But as the reluctant one, it’s an easy argument to make. The decision to travel long term is not a small one and I was only half-joking about the compromise. It asks a lot, but there is a difference between being reluctant and being uninvolved. Throwing this argument denies my own agency and puts all of the pressure on the other person, turning them into the scapegoat when things inevitably go wrong—which is when you need someone on your side most of all. Reluctance is natural, but the moment you commit to something or someone in any aspect of life, it stops being an excuse. Using it as a weapon is just being a shitty person, and if you’ve ever done this to a travelling partner, you probably owe them a pretty big apology.
In my defence, I have definitely mostly stopped doing this (at any rate, the apologies have gotten better).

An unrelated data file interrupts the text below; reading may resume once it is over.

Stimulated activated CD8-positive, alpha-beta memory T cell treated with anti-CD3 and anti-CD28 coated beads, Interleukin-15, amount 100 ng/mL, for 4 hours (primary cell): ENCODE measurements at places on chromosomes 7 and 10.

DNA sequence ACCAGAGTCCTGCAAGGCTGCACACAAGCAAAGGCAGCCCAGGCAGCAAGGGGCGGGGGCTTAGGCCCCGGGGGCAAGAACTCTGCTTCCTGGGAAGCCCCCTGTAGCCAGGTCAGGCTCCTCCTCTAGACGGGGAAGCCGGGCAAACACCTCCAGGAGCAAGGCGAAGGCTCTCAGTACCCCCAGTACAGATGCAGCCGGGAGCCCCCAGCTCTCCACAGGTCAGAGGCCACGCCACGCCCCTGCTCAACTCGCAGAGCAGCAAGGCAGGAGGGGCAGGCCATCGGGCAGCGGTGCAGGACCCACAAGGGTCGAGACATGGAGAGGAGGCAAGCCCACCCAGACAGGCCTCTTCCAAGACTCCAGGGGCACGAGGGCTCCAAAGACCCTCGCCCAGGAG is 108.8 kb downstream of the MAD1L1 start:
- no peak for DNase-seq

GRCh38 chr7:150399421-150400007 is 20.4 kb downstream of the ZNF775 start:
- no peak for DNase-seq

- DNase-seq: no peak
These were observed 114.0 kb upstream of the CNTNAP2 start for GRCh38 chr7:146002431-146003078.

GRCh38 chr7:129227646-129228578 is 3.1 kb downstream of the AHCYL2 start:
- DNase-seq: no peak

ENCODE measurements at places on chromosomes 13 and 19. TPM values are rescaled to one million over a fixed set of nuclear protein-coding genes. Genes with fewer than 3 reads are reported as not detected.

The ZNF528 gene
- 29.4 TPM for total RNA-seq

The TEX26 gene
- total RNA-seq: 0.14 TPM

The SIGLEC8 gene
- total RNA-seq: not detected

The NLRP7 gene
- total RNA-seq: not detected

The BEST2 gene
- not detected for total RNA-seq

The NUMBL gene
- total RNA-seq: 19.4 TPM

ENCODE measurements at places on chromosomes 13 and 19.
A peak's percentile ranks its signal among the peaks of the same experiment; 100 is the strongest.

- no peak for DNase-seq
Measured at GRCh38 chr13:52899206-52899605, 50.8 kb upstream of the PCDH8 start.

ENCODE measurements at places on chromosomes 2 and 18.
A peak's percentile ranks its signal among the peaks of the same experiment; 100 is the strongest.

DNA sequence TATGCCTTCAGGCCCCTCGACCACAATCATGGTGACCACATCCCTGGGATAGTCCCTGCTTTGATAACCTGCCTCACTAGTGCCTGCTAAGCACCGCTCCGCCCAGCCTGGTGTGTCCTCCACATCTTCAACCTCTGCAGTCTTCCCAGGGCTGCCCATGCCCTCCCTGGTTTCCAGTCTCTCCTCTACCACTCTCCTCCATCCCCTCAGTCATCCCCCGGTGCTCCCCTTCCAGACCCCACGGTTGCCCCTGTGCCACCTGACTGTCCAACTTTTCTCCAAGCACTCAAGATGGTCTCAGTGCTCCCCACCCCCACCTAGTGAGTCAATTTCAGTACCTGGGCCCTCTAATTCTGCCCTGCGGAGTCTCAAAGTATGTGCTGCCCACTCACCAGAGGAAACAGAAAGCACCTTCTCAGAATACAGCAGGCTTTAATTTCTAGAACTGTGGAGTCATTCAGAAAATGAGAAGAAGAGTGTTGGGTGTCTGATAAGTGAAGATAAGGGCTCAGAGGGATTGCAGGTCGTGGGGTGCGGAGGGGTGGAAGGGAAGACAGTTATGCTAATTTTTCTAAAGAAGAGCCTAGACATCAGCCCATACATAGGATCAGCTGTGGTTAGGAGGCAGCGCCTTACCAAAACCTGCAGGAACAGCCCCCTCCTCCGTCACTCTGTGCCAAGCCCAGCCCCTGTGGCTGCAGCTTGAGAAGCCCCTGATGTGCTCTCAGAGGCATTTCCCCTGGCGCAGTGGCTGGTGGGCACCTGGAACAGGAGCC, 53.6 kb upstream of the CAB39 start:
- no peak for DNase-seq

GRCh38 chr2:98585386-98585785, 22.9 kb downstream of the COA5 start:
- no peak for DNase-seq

We do get more attuned to our resistance. I have in all of our time on the road learned to lean in a bit more when Erin suggests things. I no longer instantly jump to “Why would I want to do that? There’s air conditioning and pizza here!” I consider that, like many experiences before, saying yes to it will lead to many unexpected, and often great, outcomes. The challenges I thought would vex me tend to melt away (and are, instead, replaced by unforeseen challenges that I was not in any way ready for—perhaps this is where the growth is? I don’t know. Either way, it sucks at the time).
I am also acutely aware that, in many ways, I hold Erin back from some of the more adventurous opportunities and my job is to facilitate her ambitions, not indulge my own fears and anxieties.